Doctor insights on:
Nifedipine Diabetes Related Agent
What do you find to be typical progression of drugs in type 2 diabetes (ie, start on metformin, but will need to add another agent after x months, etc?
Many possible: Although metformin is the typical starting medication for most type 2 diabetics, many times it is not adequate alone to control sugars. Additional medications are based on many factors including: how high is your hemoglobin a1c, your weight, your age, other factors like heart, liver, and kidney function, cost factors. A typical next class of drugs would be a dpp-iv inhibitor or glp-1 agonist. ...Read more
I was in vietnam and have heart/blood pressure/diabetes problems. What else is caused by agent orange?
Can my undifferentiated connective tissue disease be generated by my fathers severe exposure to agent orange? He has type 2 diabetes due to exposure.
Not likely.: The Institute of Medicine publishes a biennial report on the Agent Orange issue. There is limited but suggestive evidence of an association with diabetes (10% of the population has DM and very very few of them were ever exposed to AO) and no proposed evidence linking UCTD to paternal dioxin exposure. http://www.nap.edu/catalog.php?record_id=18395 ...Read more
Was in vietnam , have heart , high blood pressure, diabetes. It's sounding more like agent orange, can this be treated?
Ca++ channel blocker: The cause of edema in calcium channel blocker medications is due to the decrease in arteriolar resistance. The resistance change is not seen in the veins, so the pressure in the capillary beds is increased, thus causing fluid fluid shift into the tissues, resulting in edema. ...Read more
Nifedipine: When you have side effects speak to your doctor for a change in dose or medicine. There are lots of antihypertensives. ...Read more
No: Always ask your family physician or whoever is prescribing you a new medication. Always make sure s/he knows about everything you're taking including natural organic supplements. You can also ask your pharmacist about your medications. Finally, if all else fails, check out www.Drugs.Com & online.Epocrates.Com (latter requires free registration). ...Read more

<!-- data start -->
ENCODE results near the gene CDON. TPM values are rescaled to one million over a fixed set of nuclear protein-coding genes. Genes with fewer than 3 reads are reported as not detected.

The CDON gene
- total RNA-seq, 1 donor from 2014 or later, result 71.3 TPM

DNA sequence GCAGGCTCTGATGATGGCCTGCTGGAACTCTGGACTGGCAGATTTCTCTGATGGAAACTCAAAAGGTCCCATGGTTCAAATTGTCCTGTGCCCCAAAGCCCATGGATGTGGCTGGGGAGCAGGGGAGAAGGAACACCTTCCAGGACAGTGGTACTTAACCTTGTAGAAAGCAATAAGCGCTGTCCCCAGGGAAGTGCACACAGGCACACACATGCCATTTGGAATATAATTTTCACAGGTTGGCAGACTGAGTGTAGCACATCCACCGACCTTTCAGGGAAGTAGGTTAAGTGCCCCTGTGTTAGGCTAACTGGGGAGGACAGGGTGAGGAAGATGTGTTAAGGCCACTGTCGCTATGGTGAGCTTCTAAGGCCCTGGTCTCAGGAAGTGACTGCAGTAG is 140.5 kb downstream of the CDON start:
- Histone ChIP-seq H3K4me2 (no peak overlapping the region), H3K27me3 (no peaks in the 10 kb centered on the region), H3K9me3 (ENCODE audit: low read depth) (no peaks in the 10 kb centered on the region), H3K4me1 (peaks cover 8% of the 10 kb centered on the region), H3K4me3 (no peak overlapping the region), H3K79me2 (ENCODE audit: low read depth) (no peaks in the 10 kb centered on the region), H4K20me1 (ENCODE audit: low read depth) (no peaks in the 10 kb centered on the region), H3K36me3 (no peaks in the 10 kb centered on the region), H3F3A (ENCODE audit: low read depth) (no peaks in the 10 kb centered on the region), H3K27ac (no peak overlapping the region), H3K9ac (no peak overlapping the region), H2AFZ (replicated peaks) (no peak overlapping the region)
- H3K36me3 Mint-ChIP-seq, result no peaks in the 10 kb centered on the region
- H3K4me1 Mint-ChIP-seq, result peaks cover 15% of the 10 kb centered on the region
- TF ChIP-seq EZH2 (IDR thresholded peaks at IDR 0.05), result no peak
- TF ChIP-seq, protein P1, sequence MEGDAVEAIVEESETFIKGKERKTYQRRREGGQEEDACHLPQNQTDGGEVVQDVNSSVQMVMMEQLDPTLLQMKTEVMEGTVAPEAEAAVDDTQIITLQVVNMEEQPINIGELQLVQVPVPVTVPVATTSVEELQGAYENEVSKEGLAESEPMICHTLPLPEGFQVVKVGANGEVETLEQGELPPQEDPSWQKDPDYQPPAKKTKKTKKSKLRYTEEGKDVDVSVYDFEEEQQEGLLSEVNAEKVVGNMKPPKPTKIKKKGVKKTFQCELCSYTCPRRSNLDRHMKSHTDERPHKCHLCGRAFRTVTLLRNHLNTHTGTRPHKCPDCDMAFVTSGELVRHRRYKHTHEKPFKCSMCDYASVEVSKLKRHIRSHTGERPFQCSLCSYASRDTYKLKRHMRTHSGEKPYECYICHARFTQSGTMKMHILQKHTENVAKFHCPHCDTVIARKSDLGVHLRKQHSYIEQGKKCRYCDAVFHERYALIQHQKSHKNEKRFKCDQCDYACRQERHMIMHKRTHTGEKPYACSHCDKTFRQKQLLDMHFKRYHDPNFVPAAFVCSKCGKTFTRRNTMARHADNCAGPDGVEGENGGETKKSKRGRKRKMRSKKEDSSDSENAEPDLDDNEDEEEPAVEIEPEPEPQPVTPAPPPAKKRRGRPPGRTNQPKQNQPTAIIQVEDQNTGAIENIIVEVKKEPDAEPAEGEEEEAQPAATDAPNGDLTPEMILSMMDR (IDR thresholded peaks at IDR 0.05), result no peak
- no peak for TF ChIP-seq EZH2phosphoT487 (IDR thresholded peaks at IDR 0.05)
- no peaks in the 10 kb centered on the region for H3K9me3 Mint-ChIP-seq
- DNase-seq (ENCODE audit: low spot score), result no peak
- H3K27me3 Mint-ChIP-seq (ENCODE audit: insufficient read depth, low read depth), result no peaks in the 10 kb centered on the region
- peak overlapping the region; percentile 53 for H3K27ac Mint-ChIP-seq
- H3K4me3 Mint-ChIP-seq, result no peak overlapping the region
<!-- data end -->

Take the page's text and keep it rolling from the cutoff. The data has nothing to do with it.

No: Nifedipine is a blood pressure medication. As a calcium channel blocker, it relaxes the blood vessel and reduce the work load to your heart. Nifedipine does not cause bone loss. However, as with many calcium channel blocker, it may cause gingival overgrowth since it may cause soft tissue edema. Your interdental papilla (gum between the teeth) may become bulbous, increase in size, and bleeds. ...Read moreSee 1 more doctor answer
Yes: There should be no problem.Get a more detailed answer ›
See your doctor: Procardia crosses the placenta and small amounts can be detected in newborn infants. There have been incidents of complications but having a pregnant mother with untreated blood pressure is harmful to the fetus and the mother as well. Nifedipine is Pregnancy Category C, the doctor is the only person who can weigh the risks versus the benefits to determine if nifedipine is the best option for you. ...Read more
Preterm contractions: Premature contractions? Or premature labor? Premature labor is treated with Nifedipine (procardia). Real premature labor can't really be stopped by any agent for more than 24 - 48 hrs. Enough time to give steroids to the mother to accelerate fetal lung maturity. ...Read moreSee 1 more doctor answer
No effect.: There is no significant effect on the action of these meds. ...Read more
Same as in non: Pregnant...3-4 half lives to reach maximal effect. ...Read more
How do I determine where my anal fissure is, in order to apply Nifedipine directly on to the fissure?
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